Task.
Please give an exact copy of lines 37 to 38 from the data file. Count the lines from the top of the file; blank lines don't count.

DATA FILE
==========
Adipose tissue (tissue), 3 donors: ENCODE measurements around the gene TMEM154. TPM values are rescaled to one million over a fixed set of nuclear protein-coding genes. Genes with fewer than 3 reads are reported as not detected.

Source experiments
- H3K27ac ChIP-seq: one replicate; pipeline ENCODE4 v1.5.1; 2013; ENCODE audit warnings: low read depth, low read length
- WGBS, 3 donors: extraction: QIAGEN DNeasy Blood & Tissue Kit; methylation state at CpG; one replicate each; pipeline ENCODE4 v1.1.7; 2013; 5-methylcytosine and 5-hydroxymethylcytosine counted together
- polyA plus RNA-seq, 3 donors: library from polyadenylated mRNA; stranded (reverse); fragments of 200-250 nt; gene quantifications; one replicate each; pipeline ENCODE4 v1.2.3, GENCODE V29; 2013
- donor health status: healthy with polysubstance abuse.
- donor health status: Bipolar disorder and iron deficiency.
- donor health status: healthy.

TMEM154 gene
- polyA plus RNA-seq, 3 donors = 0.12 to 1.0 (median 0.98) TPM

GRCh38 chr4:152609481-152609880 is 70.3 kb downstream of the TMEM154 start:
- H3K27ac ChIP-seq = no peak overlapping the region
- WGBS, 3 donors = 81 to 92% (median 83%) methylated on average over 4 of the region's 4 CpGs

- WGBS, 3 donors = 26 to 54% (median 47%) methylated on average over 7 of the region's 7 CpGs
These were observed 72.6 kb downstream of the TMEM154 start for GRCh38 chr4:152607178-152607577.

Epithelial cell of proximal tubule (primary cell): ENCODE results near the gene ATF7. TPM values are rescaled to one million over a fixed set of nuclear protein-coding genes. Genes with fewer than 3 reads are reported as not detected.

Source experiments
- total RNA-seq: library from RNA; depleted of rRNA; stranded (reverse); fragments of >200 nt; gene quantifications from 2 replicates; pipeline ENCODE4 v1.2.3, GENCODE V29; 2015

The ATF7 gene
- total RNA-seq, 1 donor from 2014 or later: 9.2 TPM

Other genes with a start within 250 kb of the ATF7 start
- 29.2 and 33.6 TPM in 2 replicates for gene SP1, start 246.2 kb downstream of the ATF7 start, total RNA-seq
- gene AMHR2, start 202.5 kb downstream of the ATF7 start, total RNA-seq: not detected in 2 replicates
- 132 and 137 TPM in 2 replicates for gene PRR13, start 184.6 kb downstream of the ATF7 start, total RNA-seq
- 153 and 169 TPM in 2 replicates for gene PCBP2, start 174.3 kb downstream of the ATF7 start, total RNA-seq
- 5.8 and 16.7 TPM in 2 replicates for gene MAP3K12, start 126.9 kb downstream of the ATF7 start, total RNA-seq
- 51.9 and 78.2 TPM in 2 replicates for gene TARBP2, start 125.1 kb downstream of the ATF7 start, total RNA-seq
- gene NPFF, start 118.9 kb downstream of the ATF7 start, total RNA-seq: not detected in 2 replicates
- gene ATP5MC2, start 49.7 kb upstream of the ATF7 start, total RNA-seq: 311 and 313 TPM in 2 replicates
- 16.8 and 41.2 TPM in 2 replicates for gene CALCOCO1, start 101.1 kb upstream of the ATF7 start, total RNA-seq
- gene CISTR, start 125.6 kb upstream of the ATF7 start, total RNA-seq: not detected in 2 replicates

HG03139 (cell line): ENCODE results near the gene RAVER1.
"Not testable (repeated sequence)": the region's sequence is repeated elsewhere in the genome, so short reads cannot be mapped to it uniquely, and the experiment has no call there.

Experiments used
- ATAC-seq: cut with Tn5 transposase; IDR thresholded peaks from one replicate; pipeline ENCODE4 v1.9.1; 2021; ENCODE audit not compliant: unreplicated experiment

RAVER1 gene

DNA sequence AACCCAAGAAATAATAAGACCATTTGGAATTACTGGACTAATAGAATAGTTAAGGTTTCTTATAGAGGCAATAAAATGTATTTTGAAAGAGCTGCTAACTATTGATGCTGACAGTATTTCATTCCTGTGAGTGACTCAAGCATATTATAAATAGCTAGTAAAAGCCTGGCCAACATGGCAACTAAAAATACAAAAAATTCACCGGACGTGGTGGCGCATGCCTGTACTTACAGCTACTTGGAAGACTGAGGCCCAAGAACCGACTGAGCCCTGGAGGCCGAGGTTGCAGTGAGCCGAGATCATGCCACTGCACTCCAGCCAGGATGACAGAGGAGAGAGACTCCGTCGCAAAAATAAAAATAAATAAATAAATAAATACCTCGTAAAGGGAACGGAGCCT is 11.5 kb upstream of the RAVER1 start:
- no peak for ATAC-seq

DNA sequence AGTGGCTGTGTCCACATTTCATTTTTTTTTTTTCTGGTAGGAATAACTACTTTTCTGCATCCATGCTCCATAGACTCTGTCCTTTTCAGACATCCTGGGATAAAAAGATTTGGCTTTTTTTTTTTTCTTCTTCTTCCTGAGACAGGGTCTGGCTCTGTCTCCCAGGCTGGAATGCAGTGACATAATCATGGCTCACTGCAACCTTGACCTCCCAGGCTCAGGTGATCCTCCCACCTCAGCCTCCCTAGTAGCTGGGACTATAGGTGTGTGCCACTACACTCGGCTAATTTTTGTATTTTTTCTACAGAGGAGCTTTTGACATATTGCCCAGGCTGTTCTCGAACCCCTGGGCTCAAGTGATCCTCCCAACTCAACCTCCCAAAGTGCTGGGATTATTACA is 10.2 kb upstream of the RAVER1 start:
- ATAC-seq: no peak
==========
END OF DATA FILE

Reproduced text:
DNA sequence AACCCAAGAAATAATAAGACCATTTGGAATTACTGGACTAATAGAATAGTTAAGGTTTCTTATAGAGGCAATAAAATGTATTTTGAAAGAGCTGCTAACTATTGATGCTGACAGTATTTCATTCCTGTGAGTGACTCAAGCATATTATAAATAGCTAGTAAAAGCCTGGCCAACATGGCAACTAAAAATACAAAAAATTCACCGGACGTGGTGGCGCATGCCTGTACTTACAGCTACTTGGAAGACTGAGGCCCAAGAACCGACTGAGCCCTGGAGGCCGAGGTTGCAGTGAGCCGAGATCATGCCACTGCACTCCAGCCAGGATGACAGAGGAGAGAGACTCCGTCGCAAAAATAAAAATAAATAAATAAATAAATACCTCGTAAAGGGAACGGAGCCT is 11.5 kb upstream of the RAVER1 start:
- no peak for ATAC-seq